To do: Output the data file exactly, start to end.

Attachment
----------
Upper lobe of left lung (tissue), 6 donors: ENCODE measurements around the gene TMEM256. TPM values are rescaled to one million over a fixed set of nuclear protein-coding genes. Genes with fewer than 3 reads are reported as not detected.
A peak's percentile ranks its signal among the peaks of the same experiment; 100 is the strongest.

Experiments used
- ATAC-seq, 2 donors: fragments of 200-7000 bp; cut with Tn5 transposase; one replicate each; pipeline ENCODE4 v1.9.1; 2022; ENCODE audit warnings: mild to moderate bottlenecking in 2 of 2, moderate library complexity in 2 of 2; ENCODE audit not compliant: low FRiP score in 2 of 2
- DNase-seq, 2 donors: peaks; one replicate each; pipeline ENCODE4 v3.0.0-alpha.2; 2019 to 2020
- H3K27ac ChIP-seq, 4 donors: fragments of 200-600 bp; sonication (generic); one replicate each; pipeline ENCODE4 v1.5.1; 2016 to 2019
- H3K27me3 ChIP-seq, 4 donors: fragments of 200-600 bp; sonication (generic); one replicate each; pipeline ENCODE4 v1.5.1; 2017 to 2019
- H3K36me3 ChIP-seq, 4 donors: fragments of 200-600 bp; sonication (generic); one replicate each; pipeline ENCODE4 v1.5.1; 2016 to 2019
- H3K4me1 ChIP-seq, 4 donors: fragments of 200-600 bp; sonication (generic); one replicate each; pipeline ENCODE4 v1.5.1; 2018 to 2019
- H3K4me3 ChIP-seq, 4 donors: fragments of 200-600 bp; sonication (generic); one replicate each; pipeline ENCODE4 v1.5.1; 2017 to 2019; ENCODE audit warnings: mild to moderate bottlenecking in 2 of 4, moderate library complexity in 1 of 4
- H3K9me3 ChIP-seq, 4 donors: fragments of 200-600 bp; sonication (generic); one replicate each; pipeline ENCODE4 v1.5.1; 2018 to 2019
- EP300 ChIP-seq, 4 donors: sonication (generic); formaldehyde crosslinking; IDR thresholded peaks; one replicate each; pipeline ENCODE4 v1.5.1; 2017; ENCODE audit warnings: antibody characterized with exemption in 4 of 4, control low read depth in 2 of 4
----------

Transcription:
Upper lobe of left lung (tissue), 6 donors: ENCODE measurements around the gene TMEM256. TPM values are rescaled to one million over a fixed set of nuclear protein-coding genes. Genes with fewer than 3 reads are reported as not detected.
A peak's percentile ranks its signal among the peaks of the same experiment; 100 is the strongest.

Experiments used
- ATAC-seq, 2 donors: fragments of 200-7000 bp; cut with Tn5 transposase; one replicate each; pipeline ENCODE4 v1.9.1; 2022; ENCODE audit warnings: mild to moderate bottlenecking in 2 of 2, moderate library complexity in 2 of 2; ENCODE audit not compliant: low FRiP score in 2 of 2
- DNase-seq, 2 donors: peaks; one replicate each; pipeline ENCODE4 v3.0.0-alpha.2; 2019 to 2020
- H3K27ac ChIP-seq, 4 donors: fragments of 200-600 bp; sonication (generic); one replicate each; pipeline ENCODE4 v1.5.1; 2016 to 2019
- H3K27me3 ChIP-seq, 4 donors: fragments of 200-600 bp; sonication (generic); one replicate each; pipeline ENCODE4 v1.5.1; 2017 to 2019
- H3K36me3 ChIP-seq, 4 donors: fragments of 200-600 bp; sonication (generic); one replicate each; pipeline ENCODE4 v1.5.1; 2016 to 2019
- H3K4me1 ChIP-seq, 4 donors: fragments of 200-600 bp; sonication (generic); one replicate each; pipeline ENCODE4 v1.5.1; 2018 to 2019
- H3K4me3 ChIP-seq, 4 donors: fragments of 200-600 bp; sonication (generic); one replicate each; pipeline ENCODE4 v1.5.1; 2017 to 2019; ENCODE audit warnings: mild to moderate bottlenecking in 2 of 4, moderate library complexity in 1 of 4
- H3K9me3 ChIP-seq, 4 donors: fragments of 200-600 bp; sonication (generic); one replicate each; pipeline ENCODE4 v1.5.1; 2018 to 2019
- EP300 ChIP-seq, 4 donors: sonication (generic); formaldehyde crosslinking; IDR thresholded peaks; one replicate each; pipeline ENCODE4 v1.5.1; 2017; ENCODE audit warnings: antibody characterized with exemption in 4 of 4, control low read depth in 2 of 4